When I decided to freelance, my mother gave me a book called How to Survive Without a Salary, by Charles Long.
The first thing this book taught me was that to survive without a salary, I’d have to start earning more money. Much more.
Over the 16 years since then, various people have mentioned the title to me, and I always give them my summary:
1. earn more money
2. delay, delay, delay
3. beg, borrow, and go without
You already know why I said #1. Of course, back then I was just starting out. Now, I do earn more money. Back then I thought “What is this guy talking about!?” I was hoping to survive on 10 cents a word. To meet his minimum earnings, with savings as backup, I’d have to sell 6000 words a week, each and every week. I’d never make it. I’ve since figured out that the title of his book was not “how to survive on nothing” and was probably more geared to helping people adjust to infrequent (but hefty) income, long payment schedules, and an uncertain future.
This book was also written at time when people felt secure in their jobs. Back in 1996, people were just starting to take in fact that layoffs, being surplussed, or corporate bankruptcy can happen at a moment’s notice. They still felt secure in their j.o.b.s and were terrified by the uncertain and irregular income freelancing promises.
Today, I see my contracts as guaranteed income — as being laid off from my last permanent job with two weeks’ notice made me feel that permanent is another way of saying “can end any moment,” whereas contracts must be paid out (barring the case of bankruptcy).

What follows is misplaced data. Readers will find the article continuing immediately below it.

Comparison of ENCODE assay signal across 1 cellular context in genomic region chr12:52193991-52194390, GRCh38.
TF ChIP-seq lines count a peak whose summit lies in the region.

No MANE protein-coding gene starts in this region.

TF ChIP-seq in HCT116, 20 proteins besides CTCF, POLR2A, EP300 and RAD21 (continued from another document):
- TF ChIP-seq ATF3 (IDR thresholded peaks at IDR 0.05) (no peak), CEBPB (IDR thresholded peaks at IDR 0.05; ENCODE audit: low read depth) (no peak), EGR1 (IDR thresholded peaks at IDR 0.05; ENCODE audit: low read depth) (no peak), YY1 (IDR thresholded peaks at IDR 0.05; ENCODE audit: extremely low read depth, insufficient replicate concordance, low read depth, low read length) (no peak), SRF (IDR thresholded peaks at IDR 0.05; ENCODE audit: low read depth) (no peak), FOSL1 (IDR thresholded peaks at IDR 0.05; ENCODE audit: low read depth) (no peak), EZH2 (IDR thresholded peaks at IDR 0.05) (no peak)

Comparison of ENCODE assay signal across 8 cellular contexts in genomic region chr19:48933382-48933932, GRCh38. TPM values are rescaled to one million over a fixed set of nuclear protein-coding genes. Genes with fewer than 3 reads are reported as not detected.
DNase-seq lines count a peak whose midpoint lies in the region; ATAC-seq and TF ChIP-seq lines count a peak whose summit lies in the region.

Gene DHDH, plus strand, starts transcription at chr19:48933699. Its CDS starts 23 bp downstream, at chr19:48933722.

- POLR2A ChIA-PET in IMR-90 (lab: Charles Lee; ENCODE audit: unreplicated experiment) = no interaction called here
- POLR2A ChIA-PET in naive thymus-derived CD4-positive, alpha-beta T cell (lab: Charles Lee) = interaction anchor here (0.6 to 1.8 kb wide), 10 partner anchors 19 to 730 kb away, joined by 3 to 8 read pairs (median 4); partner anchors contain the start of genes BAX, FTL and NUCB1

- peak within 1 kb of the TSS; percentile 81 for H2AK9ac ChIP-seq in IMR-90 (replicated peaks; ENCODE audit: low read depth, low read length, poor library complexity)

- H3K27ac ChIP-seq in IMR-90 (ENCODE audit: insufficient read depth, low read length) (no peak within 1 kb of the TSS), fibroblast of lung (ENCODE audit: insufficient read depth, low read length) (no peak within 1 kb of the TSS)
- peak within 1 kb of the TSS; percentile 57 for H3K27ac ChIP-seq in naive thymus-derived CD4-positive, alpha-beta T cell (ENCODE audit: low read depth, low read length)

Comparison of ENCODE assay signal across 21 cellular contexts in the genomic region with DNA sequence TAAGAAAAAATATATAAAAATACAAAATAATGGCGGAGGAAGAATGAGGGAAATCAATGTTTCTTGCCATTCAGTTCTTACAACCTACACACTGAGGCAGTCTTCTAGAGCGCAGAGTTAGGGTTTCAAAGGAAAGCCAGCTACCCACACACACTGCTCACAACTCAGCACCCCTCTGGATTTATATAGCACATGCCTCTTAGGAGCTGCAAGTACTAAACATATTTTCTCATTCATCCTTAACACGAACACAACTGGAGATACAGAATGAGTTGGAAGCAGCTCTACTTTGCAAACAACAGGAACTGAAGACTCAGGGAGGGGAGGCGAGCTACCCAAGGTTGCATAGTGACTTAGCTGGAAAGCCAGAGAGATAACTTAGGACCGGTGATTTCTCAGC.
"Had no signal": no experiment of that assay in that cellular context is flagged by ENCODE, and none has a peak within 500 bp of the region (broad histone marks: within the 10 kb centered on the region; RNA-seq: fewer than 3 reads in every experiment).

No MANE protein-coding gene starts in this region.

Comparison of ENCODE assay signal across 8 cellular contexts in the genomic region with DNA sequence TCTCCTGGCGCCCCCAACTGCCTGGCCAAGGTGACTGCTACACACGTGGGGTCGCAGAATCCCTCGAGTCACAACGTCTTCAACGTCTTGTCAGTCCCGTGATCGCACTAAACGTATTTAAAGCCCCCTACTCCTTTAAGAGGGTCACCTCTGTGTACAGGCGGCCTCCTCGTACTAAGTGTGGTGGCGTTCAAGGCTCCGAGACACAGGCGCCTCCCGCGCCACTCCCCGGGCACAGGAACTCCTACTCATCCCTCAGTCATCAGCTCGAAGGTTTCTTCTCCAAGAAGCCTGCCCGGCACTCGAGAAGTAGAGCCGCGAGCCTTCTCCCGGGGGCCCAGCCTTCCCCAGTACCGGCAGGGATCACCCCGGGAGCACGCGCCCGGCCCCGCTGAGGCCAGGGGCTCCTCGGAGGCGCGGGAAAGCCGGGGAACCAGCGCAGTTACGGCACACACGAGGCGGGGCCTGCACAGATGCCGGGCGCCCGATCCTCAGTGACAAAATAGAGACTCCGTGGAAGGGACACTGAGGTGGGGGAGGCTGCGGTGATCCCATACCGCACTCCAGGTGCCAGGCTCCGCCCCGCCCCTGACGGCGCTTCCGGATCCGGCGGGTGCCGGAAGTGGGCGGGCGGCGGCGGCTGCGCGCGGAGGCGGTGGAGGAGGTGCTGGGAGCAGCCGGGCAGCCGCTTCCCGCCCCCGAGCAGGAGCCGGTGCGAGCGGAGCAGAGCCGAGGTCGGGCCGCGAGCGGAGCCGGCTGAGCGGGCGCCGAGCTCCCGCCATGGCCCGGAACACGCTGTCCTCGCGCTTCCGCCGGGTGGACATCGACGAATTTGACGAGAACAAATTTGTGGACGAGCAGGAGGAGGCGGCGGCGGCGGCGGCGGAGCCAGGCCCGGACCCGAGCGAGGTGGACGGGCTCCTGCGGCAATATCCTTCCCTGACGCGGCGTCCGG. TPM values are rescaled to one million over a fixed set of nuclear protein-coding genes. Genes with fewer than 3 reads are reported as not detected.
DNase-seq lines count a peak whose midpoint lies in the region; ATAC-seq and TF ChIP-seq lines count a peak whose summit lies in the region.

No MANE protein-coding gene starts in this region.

TWO and THREE
Long’s basic strategy for managing needs was to create lists.
- You identify a need — “covering for the hole in the second floor” is my favourite example from the book.
- You write that need on a list.
- Maybe you will find the item free or nearly free — or simply buy it out of desperation. Desperation seems to be his only reason to spend money.
- If the item remains on the list (time not specified), you move that item to another list. Let’s call it the “not urgent” list.
- Repeat the “wait and see if it materializes or becomes urgent” process. Then, move it to the next list — we’ll call that the “someday” list.
- Just cross that item off the list. It’s obviously not important.
Now, remember that hole in the author’s second floor? Eventually, a friend was throwing out a grate that was the perfect size and completely serviceable. This was after someone fell through that hole on the second floor, the author admits. Which leads me to believe that said friend was not “coincidentally” getting rid of just the right kind of floor grate, after all.
Despite my suspicion at that point that the author was an irresponsible moron, I did see some value in the 3-list strategy. It helps you differentiate the wants from the needs. Well, it does for me; maybe not for the author. He didn’t seem to need that floor grate or indoor plumbing.
This guy would have loved freeganism and dumpster diving. I wonder if they are in his 2003 update?
For another (less cynical) review of the book, which reminds me that it illustrates how to tackle the huge debt that most people are still carrying and how to adjust your need for new or brand-name things, read Cheapskate Must Read.
How to Survive Without a Salary is now out of print. I suggest perusing it in Google Books. Long would approve with this no-cost approach. In fact, buying his work from a book store would probably prove to him just how badly you need his advice.Adrienne is a cheap-ass not-quite-SOB who has never survived with a salary. Despite this, she does have currently stylish clothes that fit, a newer sedan, tech gadgets, and a house downtown (albeit in a small city). Oh, and she has a partner with a steady income, which relieves a great deal of the financial anxiety.